Red Admiral thrives despite wet summer

Red Admiral

One of the UK’s most striking and widespread butterflies, the Red Admiral, has experienced a record summer despite soggy weather conditions causing problems for other species, results from the Big Butterfly Count have revealed.

The Red Admiral saw its numbers rise by 75% compared to 2016, with more than 73,000 seen during the Count’s three-week recording period.

This number is as many as were counted in the last three years of the Big Butterfly Count put together and the highest number by far for the butterfly since the project began.

But wet July and August weather meant that 2017 was not a vintage summer with the UK’s three common species of white butterfly all experiencing declines.

The admiral boom was helped by a good year in 2016 followed by a mild winter and warm spring this year.

Red Admirals that had overwintered in the UK and fresh immigrants arriving in spring from southern Europe enjoyed an early and successful breeding season giving rise to a bumper summer brood.

Although a common sight in gardens, a few decades ago the Red Admiral was strictly a summer visitor to the UK. Butterflies arrived from warmer parts of Europe in the spring and summer, bred here and then their offspring flew south before winter.

While migration is still a major feature of the Red Admiral’s lifestyle, many now overwinter in the UK and it is the most commonly recorded butterfly during the winter months.

The Red Admiral was pipped to the top spot in this year’s Count by the Gatekeeper which was the most commonly seen species with 93,171 counted in total, a 24% increase on last year’s result.

A record 60,000 participants took part in the Count, the world’s largest butterfly survey, counting more than 550,000 individual butterflies during the three-week, high-summer recording period,

Other winners include the distinctive Comma which benefited from the warm spring by producing a strong summer generation. This was a big increase on the poor year for the Comma in 2016, with numbers up 90% year-on-year.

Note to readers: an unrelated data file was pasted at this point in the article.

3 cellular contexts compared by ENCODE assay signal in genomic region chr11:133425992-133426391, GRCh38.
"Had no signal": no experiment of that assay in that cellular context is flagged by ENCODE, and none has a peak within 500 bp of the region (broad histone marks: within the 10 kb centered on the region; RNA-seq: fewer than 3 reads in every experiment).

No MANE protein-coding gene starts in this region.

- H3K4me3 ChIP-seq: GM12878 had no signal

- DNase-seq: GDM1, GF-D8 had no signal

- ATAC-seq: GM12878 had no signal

Numbers of the Small Copper increased by 62% compared to last summer’s Count and the Common Blue experienced a rise of 109% during the same period.

But all three of the UK’s common white butterflies declined with the Green-veined White and Large White down 38% and the Small White down 37%. It was the worst Big Butterfly Count on record for the Green-veined White and the second worst for the other two species.

A mild winter and warm spring meant some species emerged earlier than normal so that some were already past their peak numbers by the time of the Count. The very wet summer then had a negative impact on the numbers of butterflies being seen.

Participants recorded the lowest number of individuals spotted per count since the scheme began, with an average of just 11 butterflies seen.

Butterfly Conservation’s Head of Recording, Richard Fox said: “It hasn’t been a vintage summer for butterflies, but there have been some real positives.

“The flurry of Red Admirals on buddleia bushes, vivid golden Commas holding territories along the hedgerows and beautiful flecks of blue and orange among the long grass as Common Blues and Small Coppers made the most of the sunshine before the next shower.

“Above all, the highlight of Big Butterfly Count 2017 has been the huge number of people that have got involved, spent time enjoying and counting our native butterflies and moths and done something useful and important in the face of so much wildlife decline.”

Results from the Big Butterfly Count help Butterfly Conservation to find out how the UK’s common species are faring and how to best protect them in the future.

More than three-quarters of the UK’s butterflies have declined in the last 40 years with some common species, such as the Small Tortoiseshell, suffering significant slumps.

The Big Butterfly Count is sponsored by Waitrose. Tor Harris, Head of Sustainability and Responsible Sourcing said: “We’re really happy our support of the Big Butterfly Count has helped such a large number of people get involved in wildlife research.

“The environment is important to all of us so we’re thankful to everyone who took part to produce the results.”

Results can be found at www.bigbutterflycount.org

Big Butterfly Count 2017 – top 10 species ranking

  1. Gatekeeper                       93,171 seen
  2. Red Admiral                      73,161
  3. Meadow Brown                 69,528
  4. Small White                       61,812
  5. Large White                       61,064
  6. Peacock                            29,454
  7. Comma                             22,436            
  8. Small Tortoiseshell            20,267
  9. Common Blue                   19,567
  10. 10.  Speckled Wood          18,639